A little break is always a good thing. In this case, my mid-summer hiatus has been a welcome reprieve. Almost two weeks ago, those of us whose summer job was to grade the thousands of standardized tests worked ourselves out of a job (my mom came up with that, isn’t she clever?). So upon finishing my part of the grading, I packed my suitcase, loaded my car, and headed for my favorite place on this side of heaven – Pinecrest Camp. 🙂 I’ve been a counselor for the teen choir and orchestra the past 4 of 5 years, but because I thought my summer employment would occupy me through the end of July rather than mid-June, I declined the offer to counsel again this summer. But with the change in my schedule, I decided to catch what I could of the week known as Campmeeting. In many ways, I was able to enjoy the mid-week services with less pressure than I normally would have. And though I hadn’t played my saxophone since last year’s Campmeeting, I blew the dust off of it (almost literally) and picked up where I left off. It’s like riding a bike. 🙂 On Friday afternoon, I found a wicker chair on the porch of one of the chapels and relished the peaceful sights and sounds of the campground. (Note new profile picture). Learning lessons that God is a verb, not a noun, that He wants me to ARRIVE, not just show up, and the reality of living a Holy life were embodiments of God’s promise to draw near me when I drew near to Him, which I felt closely during my few days of retreat.
After leaving Pinecrest, I headed south to spend time with my folks. My dad’s side of the family had a reunion over the later part of the weekend, and I joined in on the family togetherness on Sunday morning. Dad volunteered me to sing and play piano, but I didn’t mind so much. 🙂 The rest of the week went just exactly as I hoped – I earned my keep while at mom and dad’s! Their garden is literally blooming with wonderful produce, so I was able to help pick green beans, snap, and later can them for us to eat throughout the year, along with picking green bell peppers, yellow squash, okra, and cucumbers. We’ll hopefully have fresh corn on the cob soon, too. When visiting my grandma, we picked plums and peaches in her backyard – the plums are preserved in the form of jelly, which makes my toast all the more happier throughout the year. Just before the 4th we managed an overnight trip to Branson and saw the group SIX in concert. Six brothers, with no backing band, providing ALL the vocal sounds, and a tremendously high energy show made it a lot of fun! Even though we were there near the holiday weekend, we could tell that the suffering economy and high gas prices are really effecting the tourist flow that is usually the summer norm in Branson.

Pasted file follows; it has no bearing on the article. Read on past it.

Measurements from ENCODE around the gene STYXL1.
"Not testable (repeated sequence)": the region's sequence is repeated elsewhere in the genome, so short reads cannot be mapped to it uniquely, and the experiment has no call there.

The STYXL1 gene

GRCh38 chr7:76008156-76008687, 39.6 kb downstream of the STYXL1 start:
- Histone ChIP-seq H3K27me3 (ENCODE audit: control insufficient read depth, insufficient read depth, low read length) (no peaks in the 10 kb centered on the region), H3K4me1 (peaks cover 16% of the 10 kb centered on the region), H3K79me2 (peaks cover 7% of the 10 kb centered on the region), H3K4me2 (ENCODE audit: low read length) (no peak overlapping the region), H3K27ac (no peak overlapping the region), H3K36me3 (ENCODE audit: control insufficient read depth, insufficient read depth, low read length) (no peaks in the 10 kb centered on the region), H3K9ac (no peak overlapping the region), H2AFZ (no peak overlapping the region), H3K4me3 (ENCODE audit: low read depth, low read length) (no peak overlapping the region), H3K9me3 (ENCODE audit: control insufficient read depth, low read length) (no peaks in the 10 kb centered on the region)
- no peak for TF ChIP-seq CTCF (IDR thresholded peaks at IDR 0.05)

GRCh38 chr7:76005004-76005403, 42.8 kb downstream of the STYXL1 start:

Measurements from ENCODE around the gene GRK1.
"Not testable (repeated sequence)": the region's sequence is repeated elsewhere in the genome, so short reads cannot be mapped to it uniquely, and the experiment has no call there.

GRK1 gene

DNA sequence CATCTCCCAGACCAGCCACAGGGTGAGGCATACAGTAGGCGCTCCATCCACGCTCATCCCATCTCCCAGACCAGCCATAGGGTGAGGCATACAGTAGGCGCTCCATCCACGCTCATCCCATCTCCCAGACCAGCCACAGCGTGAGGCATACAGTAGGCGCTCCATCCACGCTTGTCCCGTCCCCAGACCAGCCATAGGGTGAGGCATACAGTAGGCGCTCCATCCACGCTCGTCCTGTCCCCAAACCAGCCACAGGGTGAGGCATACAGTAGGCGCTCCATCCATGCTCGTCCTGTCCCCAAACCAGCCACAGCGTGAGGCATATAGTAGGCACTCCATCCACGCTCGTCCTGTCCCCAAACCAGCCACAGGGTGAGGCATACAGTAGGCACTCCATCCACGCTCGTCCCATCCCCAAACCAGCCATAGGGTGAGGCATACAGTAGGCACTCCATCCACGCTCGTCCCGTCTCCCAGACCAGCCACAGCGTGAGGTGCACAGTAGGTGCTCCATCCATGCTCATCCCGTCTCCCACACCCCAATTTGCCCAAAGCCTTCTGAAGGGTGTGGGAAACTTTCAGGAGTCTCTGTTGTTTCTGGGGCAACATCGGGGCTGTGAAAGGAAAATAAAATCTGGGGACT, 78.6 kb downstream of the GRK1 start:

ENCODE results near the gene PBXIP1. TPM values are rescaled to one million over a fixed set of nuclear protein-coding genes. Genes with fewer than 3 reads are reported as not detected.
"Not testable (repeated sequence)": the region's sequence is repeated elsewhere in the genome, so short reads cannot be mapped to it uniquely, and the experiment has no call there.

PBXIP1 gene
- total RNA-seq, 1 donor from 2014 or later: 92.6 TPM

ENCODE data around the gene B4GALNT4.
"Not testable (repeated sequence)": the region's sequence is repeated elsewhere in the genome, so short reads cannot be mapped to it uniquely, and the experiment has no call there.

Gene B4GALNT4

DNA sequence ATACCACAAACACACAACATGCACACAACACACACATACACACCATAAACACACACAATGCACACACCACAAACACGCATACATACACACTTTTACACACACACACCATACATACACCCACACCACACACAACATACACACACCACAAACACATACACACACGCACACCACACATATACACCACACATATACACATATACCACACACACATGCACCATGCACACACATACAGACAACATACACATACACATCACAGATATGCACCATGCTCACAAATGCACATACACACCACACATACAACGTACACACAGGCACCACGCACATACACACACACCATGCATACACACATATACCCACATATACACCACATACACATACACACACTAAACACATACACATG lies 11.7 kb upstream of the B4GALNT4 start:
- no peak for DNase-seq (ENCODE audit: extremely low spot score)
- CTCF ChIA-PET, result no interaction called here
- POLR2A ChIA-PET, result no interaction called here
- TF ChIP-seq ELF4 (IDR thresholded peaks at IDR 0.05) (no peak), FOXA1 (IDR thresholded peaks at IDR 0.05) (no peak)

I must say, the 4th of July is my second favorite holiday and in my opinion, it’s the summer equivalent of Christmas, minus the presents and baby Jesus, of course. What other time of the summer do you have the excuse to wear holiday-themed clothes, go to parades, get off of work, eat watermelon (though I don’t really care for it), and shoot off fireworks? We were fortunate to see not only one, but TWO town fireworks displays this year – one with mom and dad’s church family, and one with our own family. I attempted taking pictures, but it’s so hard to capture them when they’re in their colorful glory. Regardless, check out my photo blog for some vacation hiatus photos that visually capture the past few weeks.
My pastor reminded us this morning that God promises freedom – John 8:31-32. Something he said really stood out to me, “there is a difference between believing THAT something is true versus believing IN something that is true.” Ultimately being a modern-day disciple of Jesus leads to His truth. I’m reminded of the shirt Sally used to have when were were in college that said, “I believe in God. And He believes in me.” Yes and amen.
On the book front, this past week I finished Mark Twain’s classic “The Adventures of Tom Sawyer” and Stephenie Meyer’s “Twilight.” I can’t honestly say that I ever read “Tom Sawyer” from cover to cover before now, so this was a good exercise for me in enjoying the older vernacular Twain employed for Tom, Huck, Injun Joe, Becky Thatcher, and Aunt Polly. As for “Twilight,” oh my goodness. I had heard about this new vampire-themed series by Meyer, saw that they have been on best seller lists, and after hearing some rave reviews, borrowed it from one of my new MLS friends before leaving town. She told me it would be addictive…boy was she right! Harry Potter move over – this is the new wave of teen literature that I couldn’t put down. (How’s that for a pitch?) Now I need to borrow “New Moon!” Before leaving mom & dad’s I also frequented my favorite used book store and bought “From the Mixed-Up Files of Mrs. Basil E. Frankweiler” by E.L. Konigsburg for $1.87. What a bargain! It was definitely a pre-teen favorite of mine, which can now be added to my growing library of favorites/Newberry medal winners. As I ponder my direction in the MLS program, I just might have to become a young-adult librarian…I kind of like that idea.